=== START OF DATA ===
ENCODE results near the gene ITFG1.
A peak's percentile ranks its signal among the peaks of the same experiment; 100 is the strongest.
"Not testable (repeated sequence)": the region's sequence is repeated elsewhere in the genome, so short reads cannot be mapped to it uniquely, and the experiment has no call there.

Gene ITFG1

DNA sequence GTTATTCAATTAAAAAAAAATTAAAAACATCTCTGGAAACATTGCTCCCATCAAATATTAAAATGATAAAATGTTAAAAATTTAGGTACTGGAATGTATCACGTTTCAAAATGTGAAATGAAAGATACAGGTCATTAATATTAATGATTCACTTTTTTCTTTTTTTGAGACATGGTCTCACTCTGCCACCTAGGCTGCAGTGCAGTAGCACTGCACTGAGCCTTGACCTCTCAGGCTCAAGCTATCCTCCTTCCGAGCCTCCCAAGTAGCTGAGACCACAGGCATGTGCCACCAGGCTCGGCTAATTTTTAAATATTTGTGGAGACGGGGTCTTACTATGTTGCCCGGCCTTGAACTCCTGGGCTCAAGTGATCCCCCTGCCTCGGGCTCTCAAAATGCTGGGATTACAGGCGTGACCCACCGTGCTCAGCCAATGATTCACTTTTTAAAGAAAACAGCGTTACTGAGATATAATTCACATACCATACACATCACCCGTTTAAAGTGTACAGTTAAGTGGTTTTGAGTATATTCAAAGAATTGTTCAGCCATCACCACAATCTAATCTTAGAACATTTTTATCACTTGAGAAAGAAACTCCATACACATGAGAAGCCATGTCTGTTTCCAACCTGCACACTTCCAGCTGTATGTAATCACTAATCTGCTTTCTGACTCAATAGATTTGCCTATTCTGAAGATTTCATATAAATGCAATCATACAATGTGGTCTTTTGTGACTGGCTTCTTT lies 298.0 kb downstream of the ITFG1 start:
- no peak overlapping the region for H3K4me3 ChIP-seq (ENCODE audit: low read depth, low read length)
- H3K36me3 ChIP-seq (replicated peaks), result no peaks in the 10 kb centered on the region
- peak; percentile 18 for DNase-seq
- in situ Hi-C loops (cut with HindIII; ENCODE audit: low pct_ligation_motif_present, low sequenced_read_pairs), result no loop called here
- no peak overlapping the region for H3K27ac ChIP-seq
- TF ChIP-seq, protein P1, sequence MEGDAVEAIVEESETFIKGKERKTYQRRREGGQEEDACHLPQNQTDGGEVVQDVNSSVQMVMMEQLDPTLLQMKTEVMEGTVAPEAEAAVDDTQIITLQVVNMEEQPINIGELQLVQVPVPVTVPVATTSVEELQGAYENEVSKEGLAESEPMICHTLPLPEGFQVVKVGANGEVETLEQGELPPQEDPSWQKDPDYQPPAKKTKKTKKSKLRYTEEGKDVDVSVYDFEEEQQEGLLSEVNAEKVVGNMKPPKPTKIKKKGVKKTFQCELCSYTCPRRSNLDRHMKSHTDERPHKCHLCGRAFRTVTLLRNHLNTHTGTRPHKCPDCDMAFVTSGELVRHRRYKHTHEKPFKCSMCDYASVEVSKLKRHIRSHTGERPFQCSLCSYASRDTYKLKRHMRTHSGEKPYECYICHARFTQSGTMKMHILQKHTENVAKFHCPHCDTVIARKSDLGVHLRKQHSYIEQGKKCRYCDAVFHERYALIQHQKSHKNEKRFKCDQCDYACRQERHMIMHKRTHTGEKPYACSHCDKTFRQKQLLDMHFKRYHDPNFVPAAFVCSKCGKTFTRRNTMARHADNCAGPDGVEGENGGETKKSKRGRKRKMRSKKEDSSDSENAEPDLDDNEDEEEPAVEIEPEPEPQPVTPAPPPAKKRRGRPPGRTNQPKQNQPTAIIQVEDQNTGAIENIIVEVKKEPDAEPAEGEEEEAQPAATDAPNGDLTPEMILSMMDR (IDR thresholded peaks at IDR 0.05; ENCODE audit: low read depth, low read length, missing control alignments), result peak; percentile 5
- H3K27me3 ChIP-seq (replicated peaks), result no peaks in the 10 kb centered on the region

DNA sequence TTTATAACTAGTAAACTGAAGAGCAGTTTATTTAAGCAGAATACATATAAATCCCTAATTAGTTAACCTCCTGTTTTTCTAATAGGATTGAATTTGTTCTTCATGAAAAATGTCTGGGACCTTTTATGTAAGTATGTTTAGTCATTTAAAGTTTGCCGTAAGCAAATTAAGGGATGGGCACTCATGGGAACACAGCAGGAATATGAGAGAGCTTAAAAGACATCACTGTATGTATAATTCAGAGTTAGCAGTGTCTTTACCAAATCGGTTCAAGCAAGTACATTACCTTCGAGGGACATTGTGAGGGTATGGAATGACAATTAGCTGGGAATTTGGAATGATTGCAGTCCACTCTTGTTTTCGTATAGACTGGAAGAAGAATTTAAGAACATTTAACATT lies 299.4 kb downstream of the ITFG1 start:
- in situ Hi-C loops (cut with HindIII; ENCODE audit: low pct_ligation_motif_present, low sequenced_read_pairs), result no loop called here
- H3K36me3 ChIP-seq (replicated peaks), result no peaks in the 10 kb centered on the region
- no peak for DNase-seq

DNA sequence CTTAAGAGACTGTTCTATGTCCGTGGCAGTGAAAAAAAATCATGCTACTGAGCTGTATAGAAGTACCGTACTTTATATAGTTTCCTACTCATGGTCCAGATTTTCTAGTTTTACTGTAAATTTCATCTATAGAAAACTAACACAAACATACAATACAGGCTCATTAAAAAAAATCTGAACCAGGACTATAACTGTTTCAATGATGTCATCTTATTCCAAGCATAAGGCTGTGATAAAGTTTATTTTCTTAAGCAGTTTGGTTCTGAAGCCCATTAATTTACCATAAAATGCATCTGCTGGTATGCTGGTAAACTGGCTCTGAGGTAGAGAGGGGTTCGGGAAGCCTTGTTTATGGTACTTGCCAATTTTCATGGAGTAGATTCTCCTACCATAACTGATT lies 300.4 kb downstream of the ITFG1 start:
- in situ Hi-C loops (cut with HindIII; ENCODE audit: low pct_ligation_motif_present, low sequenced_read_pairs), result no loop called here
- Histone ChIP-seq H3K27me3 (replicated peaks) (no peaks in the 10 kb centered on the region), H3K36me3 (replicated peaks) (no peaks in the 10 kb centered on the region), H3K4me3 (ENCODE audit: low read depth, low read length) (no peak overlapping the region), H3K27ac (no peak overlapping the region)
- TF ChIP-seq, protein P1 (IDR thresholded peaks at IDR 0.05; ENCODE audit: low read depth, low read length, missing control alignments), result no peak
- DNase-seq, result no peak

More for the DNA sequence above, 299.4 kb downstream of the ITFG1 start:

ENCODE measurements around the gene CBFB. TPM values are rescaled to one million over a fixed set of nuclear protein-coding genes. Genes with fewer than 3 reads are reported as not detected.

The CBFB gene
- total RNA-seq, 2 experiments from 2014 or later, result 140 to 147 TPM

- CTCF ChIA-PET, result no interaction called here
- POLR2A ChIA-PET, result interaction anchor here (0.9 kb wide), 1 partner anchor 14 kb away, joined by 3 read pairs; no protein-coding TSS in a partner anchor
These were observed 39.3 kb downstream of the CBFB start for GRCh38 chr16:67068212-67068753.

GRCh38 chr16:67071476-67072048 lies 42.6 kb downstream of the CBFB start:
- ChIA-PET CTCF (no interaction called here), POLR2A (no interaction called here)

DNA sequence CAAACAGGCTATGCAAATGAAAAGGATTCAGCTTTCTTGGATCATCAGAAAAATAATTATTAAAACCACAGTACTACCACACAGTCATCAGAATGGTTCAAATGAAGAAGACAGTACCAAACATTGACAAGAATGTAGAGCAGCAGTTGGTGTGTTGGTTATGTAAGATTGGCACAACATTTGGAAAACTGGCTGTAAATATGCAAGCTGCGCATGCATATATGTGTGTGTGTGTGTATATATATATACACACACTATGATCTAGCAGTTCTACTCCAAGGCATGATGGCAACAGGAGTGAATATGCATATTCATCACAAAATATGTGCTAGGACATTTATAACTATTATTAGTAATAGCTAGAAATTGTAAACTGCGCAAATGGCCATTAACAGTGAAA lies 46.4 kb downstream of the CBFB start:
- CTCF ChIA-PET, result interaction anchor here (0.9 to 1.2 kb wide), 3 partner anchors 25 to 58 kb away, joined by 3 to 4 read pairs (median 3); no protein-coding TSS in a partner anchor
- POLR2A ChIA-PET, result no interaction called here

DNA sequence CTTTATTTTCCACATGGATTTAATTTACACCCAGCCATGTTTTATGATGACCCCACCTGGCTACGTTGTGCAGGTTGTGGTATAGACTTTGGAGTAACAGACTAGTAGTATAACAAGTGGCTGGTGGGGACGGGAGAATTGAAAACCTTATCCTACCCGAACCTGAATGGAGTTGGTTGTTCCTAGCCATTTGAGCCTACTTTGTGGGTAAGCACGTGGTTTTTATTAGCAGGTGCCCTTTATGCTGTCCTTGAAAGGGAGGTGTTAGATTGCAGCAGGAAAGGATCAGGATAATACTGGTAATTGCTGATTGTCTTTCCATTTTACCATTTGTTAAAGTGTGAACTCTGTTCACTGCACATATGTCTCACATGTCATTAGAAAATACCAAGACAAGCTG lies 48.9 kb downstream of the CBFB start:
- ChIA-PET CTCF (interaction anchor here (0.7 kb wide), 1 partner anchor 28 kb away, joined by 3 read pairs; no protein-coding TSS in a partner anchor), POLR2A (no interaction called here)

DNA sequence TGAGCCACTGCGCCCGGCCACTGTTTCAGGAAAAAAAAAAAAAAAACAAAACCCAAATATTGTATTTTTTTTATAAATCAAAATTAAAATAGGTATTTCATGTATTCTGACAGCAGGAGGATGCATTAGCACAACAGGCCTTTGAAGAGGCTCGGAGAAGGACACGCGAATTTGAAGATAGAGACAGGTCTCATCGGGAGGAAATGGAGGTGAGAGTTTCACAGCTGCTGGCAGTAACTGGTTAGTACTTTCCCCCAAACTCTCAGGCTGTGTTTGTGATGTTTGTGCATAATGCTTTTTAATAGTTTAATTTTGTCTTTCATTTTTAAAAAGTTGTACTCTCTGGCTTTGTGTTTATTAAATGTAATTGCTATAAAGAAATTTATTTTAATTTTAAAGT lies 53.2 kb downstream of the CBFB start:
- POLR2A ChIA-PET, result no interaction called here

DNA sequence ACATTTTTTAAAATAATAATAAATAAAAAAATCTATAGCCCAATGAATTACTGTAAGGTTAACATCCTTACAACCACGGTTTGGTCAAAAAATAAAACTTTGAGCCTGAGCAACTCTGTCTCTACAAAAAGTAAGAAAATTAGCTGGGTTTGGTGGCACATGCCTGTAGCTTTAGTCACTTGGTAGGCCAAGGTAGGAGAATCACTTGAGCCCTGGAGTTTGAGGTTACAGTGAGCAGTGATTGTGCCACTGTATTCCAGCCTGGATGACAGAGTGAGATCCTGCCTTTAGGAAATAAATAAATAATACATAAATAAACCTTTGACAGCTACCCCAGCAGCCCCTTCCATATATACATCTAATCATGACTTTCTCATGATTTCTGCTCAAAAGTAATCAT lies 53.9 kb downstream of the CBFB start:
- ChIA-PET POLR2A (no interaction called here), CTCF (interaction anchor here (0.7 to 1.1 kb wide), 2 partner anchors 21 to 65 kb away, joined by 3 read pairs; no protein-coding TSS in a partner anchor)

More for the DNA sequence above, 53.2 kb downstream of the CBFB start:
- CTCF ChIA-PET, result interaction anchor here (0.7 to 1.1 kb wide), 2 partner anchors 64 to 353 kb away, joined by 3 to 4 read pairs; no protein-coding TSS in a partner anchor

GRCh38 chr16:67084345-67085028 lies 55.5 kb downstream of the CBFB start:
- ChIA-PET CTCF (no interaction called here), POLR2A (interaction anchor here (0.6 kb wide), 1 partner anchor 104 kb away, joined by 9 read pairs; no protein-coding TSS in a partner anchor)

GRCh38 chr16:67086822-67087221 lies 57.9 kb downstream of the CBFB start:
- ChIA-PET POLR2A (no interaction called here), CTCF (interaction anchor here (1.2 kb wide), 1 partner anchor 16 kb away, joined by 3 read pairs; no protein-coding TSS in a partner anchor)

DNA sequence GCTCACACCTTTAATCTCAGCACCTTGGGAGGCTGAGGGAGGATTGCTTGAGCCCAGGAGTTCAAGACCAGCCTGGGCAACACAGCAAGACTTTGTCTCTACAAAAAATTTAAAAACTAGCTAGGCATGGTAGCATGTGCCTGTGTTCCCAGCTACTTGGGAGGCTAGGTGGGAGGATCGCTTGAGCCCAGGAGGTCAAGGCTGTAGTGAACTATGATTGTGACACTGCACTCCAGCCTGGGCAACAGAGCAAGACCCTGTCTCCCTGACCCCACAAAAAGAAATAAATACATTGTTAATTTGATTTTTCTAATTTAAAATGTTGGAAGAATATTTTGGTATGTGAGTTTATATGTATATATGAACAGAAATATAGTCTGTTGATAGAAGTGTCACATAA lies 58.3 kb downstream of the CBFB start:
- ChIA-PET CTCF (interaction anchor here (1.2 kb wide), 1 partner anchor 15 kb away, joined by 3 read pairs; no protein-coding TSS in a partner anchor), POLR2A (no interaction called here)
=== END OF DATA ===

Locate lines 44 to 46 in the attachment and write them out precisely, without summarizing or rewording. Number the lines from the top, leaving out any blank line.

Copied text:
GRCh38 chr16:67086822-67087221 lies 57.9 kb downstream of the CBFB start:
- ChIA-PET POLR2A (no interaction called here), CTCF (interaction anchor here (1.2 kb wide), 1 partner anchor 16 kb away, joined by 3 read pairs; no protein-coding TSS in a partner anchor)

DNA sequence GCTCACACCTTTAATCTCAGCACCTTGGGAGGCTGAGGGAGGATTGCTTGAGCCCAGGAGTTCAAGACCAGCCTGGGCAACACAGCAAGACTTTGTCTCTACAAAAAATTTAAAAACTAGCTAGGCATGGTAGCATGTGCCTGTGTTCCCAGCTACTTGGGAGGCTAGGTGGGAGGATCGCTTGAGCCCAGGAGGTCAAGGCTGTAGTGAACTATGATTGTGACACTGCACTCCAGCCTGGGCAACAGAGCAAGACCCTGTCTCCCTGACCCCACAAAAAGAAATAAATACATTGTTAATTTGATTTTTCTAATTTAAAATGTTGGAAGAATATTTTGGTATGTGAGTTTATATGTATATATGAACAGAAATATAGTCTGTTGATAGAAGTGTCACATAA lies 58.3 kb downstream of the CBFB start: